The year 2013 saw the case of a child being ‘functionally cured of HIV.’ The infant (now, popularly known as Mississippi baby) was diagnosed with HIV at birth and was given rigorous antiretroviral treatment soon after. The reports confirmed that the virus levels rapidly declined after the treatment and were undetectable by the time the baby was a month old.

  •  Bee venom effective for HIV treatment

A study published in the journal Antiviral Therapy by researchers at Washington University School of Medicine in St. Louis demonstrated the potential of nanoparticles loaded with a toxin called melittin, found in bee venom, to destroy human immunodeficiency virus (HIV) by damaging its envelope. Researchers believe that the study is a crucial step towards the development of vaginal gel that can prevent the spread of HIV.

  •  Genetically modified (GM) mosquitoes to reduce the chances of dengue

Early this year, researchers suggested that genetically modified (GM) mosquitoes, developed by altering specific genes, can be used to reduce the number of mosquitoes transmitting dengue. Their study mentioned that although GM mosquitoes can mate with female mosquitoes, their offspring will not develop into adult mosquito.

  •  A new imaging technique that can make the brain transparent

CLARITY (Clear, Lipid-exchanged, Anatomically Rigid, Imaging ), a breakthrough imaging technique that was published in the journal Nature, opened up new possibilities for neuroscientists by eliminating the most challenging obstacle to traditional brain imaging procedures. This technique allows the brain tissue to be clearer by rendering it transparent. CLARITY is predicted to pace up studies on brain disorders and ageing.

  •  A single dose of HPV vaccination found equivalent to 3 doses

A Canadian research suggested that a single dose of the human papillomavirus (HPV) vaccine is as good as three doses of the same vaccine to protect women against HPV infection. It was found that a single dose of vaccine could generate enough antibodies to provide protection, thereby eliminating the need for additional two doses. The study proved to be a promising approach for reducing the cost of HPV vaccination in countries having higher incidences of cervical cancer caused by HPV.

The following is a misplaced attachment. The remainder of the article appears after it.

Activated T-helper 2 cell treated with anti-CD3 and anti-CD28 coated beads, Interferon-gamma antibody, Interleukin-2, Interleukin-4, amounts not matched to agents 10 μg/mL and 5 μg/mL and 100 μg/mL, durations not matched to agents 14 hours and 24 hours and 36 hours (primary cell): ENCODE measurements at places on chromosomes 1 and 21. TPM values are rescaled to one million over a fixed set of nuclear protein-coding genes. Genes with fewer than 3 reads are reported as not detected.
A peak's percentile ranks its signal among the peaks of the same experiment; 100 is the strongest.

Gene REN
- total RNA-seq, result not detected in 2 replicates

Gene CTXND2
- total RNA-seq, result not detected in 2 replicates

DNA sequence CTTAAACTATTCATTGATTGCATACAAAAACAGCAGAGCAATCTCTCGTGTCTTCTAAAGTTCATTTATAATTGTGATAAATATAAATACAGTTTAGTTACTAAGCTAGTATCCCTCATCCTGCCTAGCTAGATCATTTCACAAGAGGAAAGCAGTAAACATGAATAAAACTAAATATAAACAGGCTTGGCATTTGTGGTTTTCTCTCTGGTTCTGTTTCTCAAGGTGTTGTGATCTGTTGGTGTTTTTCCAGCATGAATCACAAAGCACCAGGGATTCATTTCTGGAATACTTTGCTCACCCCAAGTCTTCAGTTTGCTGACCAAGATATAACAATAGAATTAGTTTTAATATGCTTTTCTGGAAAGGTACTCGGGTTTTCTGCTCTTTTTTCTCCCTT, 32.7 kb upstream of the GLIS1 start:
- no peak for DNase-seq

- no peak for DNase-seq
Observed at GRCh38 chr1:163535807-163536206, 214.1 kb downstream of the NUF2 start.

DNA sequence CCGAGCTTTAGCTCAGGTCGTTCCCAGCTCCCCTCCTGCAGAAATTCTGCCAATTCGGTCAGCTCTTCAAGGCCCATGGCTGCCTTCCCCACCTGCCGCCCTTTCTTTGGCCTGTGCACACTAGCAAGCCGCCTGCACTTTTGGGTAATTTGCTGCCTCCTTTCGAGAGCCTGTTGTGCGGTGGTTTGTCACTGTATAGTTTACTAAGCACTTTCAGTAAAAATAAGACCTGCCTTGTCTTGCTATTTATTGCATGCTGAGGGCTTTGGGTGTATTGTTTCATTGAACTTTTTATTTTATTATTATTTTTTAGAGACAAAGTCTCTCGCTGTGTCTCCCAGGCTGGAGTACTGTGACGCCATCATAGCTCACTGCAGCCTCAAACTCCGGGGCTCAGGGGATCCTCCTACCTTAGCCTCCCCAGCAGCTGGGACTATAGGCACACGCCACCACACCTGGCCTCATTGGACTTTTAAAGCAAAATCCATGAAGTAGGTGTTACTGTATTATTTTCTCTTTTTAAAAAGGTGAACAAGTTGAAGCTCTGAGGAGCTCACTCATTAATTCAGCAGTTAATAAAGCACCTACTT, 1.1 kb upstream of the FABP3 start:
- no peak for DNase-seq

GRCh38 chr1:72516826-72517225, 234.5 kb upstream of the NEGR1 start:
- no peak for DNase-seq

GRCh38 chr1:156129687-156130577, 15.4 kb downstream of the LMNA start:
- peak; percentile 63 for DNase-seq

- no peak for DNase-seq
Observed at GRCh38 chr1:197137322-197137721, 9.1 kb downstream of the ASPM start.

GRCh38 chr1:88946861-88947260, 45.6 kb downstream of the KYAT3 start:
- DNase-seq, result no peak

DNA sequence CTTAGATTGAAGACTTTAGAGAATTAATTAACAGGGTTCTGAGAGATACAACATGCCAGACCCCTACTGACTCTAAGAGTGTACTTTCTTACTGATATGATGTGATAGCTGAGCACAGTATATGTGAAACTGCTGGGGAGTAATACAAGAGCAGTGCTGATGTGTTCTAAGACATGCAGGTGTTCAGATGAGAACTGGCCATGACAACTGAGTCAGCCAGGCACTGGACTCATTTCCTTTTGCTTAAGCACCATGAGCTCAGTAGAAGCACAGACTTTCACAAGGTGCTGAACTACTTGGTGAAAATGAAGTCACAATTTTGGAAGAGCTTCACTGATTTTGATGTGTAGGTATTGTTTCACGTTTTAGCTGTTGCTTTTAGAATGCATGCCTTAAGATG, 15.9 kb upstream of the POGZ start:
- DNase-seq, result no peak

•  A new type of antibacterial agent PPMO to combat antibiotic resistance

In the month of October, researchers at the Oregon State University revealed that a new type of antibacterial agent called PPMO (peptide-conjugated phosphorodiamidate morpholino oligomer), is effective in blocking certain genes that are essential for bacterial reproduction. Researchers suggested that PPMOs could precisely target the group of antibiotic resistant organisms that have created havoc in spreading infections.

  •  Stem cells from cloned human embryos to make therapeutic cloning possible

Just imagine the possibility of cloning yourself to replace any of your tissues in future. Yes! It’s now possible. After repeated attempts and years of failure, a milestone in stem cell research was achieved by researchers at Oregon Health & Science University, who successfully extracted stem cells from cloned human embryos. The researchers fused skin cells from an infant having genetic disease with donor egg cells to produce embryos genetically identical to the baby. Later stem cells were extracted from those embryos. This research might soon bring therapeutic cloning into reality, where replacement tissues can be developed from the embryos to treat genetic diseases.

  •  FDA approval to drug Sofosbuvir for Hepatitis C infection

After analyzing the reports of 6 clinical trials, the US Food and Drug Administration (FDA) finally approved the drug Sofosbuvir (Sovaldi, Gilead Sciences, Inc) for the treatment of chronic hepatitis C virus (HCV) infection in adults. The most astounding aspect of Sofosbuvir is that it promises high cure rates with just 12-week regimens.

Scientists will soon find a new vaccine to cure tuberculosis

A study published in the journal Nature Medicine highlighted the path towards the development of new vaccines to prevent the hard-to-treat infections. The study showed that every individual infected with Mycobacterium tuberculosis has a collection of lesions containing live bacteria and sterile lesions. This indicated that the immune system has the ability to kill the bacteria which can be used for the development of new vaccine.

  •  Anastrozole drug to prevent breast cancer

A study by Australian researchers showed the drug anastrozole reduced the chances of development of breast cancer in post-menopausal women, having a family history of breast cancer, by 50 percent. The study proves to be beneficial for preventing breast cancer in future generations of women.

Human MX2 gene effective in inhibiting HIV

A study published in the journal Nature identified the role of human MX2 gene in inhibiting HIV, thereby preventing the spread of the virus after entering the body. Researchers suggest that MX2 gene could be used as the new target for developing efficient, less toxic treatments involving the body’s own natural defense mechanism against the virus.